Author Information

Articles by this author:

  • A citizens group that advises the Southampton Town Board on matters concerning the hamlet of Bridgehampton has mobilized to fight a new CVS pharmacy at the intersection of Main Street and the Bridgehampton-Sag Harbor Turnpike. Southampton Town Planning Board review may delay what appears inevitable, but from our perspective the property is a perfect candidate for public acquisition using money from the  Community Preservation Fund.

  • East Hampton Town officials were on the right track last week when they denied a last-minute request for a permit from the operator of an annual for-profit bicycle ride to Montauk. Unfortunately, with as many as 1,500 participants already having paid up to $300 apiece, officials had little choice but to reach a settlement and allow the ride to go on.

  • Not to sound ungrateful, but we are hardly alone in thinking that there are some 14 long weeks before we get our town back. An Amagansett innkeeper of our acquaintance said that the weekend just past was the strangest he had seen in more than three decades in business. In Montauk by Saturday noon, there were scores of people drinking on the upper deck at one of the more notorious bars. Traffic was terrible — and dangerous.

  • The East Hampton Town Republican Committee has come up with an idea worth considering about the Peconic Bay Region Community Preservation Fund, the 2-percent tax on a portion of most real estate sales that is used by the East End towns to buy farmland, other open space, and historic properties. The committee has suggested adjusting upward the preservation fund thresholds to make it easier for homebuyers shopping at the lower end of the spectrum to close deals.

  • Make no mistake, a significant change in East Hampton Airport policy appears in the offing. After years of confrontation, pilots groups and anti-noise activists are talking to one another at last, with a sense of purpose and optimism about the future.

  •     As the United States involvement in Afghanistan winds down, and in the aftermath of the protracted occupation of Iraq, it is as meaningful as ever for Americans to reflect on the contributions of those who wear this country’s uniforms. Monday’s East Hampton parade will stop traffic on Main Street for a brief time, the temporary silence a tribute in a small way to those who never made it home. This year, too, we will think of three men, two who were killed in combat and one who, though not veteran, touched the lives of many who were.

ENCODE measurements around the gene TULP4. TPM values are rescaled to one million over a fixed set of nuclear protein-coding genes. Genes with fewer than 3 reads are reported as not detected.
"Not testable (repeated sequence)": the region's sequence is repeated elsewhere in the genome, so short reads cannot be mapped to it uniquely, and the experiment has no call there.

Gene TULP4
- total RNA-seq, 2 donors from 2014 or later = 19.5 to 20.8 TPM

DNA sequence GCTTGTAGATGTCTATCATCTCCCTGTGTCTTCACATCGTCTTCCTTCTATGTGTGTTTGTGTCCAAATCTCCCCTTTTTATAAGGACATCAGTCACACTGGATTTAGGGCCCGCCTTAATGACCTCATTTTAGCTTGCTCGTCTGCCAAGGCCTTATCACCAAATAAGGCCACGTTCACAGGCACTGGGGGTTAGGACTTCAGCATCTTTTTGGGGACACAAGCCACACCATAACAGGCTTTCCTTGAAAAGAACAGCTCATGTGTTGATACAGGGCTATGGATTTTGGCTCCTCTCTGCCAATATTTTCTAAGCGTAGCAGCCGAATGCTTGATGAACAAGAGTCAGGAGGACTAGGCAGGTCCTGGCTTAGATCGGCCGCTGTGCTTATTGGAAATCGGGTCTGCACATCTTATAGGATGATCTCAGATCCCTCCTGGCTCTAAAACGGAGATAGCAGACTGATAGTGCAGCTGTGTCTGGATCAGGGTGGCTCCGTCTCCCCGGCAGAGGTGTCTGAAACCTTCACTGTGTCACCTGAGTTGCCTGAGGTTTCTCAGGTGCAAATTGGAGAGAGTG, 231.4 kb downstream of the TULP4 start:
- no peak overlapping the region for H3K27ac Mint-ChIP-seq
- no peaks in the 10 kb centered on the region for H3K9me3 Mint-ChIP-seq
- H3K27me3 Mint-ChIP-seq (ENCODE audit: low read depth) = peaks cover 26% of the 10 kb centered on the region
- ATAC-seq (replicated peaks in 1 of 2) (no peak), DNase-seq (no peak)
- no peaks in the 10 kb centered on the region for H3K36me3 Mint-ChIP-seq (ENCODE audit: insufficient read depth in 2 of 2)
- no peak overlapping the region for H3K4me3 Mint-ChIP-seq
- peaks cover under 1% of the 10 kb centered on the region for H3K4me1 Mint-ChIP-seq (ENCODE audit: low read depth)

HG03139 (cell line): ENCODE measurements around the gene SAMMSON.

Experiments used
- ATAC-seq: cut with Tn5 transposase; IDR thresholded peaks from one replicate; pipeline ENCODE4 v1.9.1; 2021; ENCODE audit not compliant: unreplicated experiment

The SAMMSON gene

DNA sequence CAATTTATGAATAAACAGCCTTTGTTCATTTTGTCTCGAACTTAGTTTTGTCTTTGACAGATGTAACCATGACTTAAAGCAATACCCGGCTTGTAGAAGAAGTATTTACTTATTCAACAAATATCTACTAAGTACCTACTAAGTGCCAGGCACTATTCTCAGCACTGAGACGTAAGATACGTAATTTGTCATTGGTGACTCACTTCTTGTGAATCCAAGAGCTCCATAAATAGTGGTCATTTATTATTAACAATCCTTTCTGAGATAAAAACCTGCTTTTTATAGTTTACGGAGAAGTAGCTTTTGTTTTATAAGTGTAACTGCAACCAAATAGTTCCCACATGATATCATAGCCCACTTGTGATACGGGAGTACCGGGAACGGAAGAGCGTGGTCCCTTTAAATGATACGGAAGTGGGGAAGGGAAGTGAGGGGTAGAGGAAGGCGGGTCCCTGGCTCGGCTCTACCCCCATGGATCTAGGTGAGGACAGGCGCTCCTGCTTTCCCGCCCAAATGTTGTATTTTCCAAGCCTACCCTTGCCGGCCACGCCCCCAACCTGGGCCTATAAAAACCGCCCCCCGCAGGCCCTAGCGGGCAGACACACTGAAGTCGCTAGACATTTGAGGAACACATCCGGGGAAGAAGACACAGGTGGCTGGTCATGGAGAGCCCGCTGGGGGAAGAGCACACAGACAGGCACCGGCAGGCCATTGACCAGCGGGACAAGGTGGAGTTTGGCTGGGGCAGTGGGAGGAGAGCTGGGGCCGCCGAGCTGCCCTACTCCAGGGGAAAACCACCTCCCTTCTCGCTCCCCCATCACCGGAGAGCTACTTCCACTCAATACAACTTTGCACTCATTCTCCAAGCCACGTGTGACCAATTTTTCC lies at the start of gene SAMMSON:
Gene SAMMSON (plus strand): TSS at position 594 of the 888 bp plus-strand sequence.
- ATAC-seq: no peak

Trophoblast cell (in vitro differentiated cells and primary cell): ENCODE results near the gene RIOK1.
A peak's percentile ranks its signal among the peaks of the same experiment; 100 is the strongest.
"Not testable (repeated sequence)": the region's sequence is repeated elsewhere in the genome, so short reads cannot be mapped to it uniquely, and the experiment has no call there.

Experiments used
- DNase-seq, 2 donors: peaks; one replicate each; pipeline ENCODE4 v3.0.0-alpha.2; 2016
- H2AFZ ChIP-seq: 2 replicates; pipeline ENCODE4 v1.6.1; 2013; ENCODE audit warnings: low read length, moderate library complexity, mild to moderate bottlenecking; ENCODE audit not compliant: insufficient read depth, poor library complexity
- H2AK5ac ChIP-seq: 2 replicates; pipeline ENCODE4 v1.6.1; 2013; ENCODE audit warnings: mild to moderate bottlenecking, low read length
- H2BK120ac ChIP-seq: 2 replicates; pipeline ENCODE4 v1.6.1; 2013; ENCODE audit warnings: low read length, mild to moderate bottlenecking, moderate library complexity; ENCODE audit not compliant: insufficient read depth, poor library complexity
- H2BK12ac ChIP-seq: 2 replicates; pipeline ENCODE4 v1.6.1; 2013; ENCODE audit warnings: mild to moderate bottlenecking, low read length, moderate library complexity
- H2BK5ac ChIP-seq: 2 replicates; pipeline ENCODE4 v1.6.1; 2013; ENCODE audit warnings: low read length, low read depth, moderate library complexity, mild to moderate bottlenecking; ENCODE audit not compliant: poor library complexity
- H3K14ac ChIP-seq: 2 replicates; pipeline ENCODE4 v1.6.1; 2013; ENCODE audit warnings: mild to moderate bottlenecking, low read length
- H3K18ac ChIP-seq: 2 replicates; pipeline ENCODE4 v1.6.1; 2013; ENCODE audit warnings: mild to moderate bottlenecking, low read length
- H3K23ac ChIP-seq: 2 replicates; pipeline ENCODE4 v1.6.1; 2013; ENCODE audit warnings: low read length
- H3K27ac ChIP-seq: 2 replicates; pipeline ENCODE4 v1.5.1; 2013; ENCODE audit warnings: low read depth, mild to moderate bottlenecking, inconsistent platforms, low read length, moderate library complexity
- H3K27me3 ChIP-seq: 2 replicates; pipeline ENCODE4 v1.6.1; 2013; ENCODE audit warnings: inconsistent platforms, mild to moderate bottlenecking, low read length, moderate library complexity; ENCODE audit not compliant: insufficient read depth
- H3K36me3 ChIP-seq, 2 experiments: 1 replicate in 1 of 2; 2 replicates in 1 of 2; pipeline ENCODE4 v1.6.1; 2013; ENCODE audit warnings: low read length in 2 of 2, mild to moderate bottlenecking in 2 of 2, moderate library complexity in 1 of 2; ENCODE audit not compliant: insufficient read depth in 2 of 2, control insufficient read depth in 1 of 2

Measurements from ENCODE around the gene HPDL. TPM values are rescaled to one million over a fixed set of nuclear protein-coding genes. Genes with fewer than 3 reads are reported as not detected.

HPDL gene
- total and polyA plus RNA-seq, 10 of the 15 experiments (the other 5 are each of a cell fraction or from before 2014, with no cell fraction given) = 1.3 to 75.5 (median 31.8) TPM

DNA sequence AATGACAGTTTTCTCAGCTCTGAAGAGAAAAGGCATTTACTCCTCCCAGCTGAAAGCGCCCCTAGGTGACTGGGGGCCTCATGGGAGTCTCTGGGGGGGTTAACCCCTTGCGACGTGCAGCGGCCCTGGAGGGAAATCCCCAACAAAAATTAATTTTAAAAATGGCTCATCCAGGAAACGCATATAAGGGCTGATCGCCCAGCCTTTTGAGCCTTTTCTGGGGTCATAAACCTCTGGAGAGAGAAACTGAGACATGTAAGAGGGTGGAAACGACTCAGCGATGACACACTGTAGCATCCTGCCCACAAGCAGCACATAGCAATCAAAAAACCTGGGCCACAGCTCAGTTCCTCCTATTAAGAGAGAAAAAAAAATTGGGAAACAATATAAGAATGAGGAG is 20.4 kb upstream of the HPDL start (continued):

•     A sculptural work evoking the bombing of Pam Am Flight 103 over Lockerbie, Scotland, in 1988 is without doubt a powerful and deeply moving memorial. But whether it should be installed on public parkland in Montauk is a difficult question to answer.

  •     There was not much the Town of East Hampton could do other than reluctantly say yes when a Showtime television production company recently sought a permit for a week or so of taping for episodes of “The Affair” at the end of the month. This is despite conditions that many residents described as intolerable when the series’ pilot was filmed in Beach Hampton in September. Back for more, the company is to tape scenes in five locations in Montauk and at the Lobster Roll restaurant on Napeague through June 4.

  •     With annual school votes on Tuesday, the nearly complete lack of public controversy is striking, especially as two districts are seeking 60-percent support for budgets that will increase the amount brought in by taxes by more than a state-mandated cap. Notable as well is the absence of competitive races for school boards.

  •     The juxtaposition between old East Hampton and new could not have been made more stark than the recent news, first reported in the New York Post, that a hedge fund manager had paid $147 million for a verdant 16-acre ocean-view property off Further Lane in East Hampton Village. While the supposed sum Barry Rosenstein agreed to pay for the three lots in the estate of the former owner was stunning in and of itself and a record for residential property, that two 18th-century Dominy family workshops remain there adds a significant twist.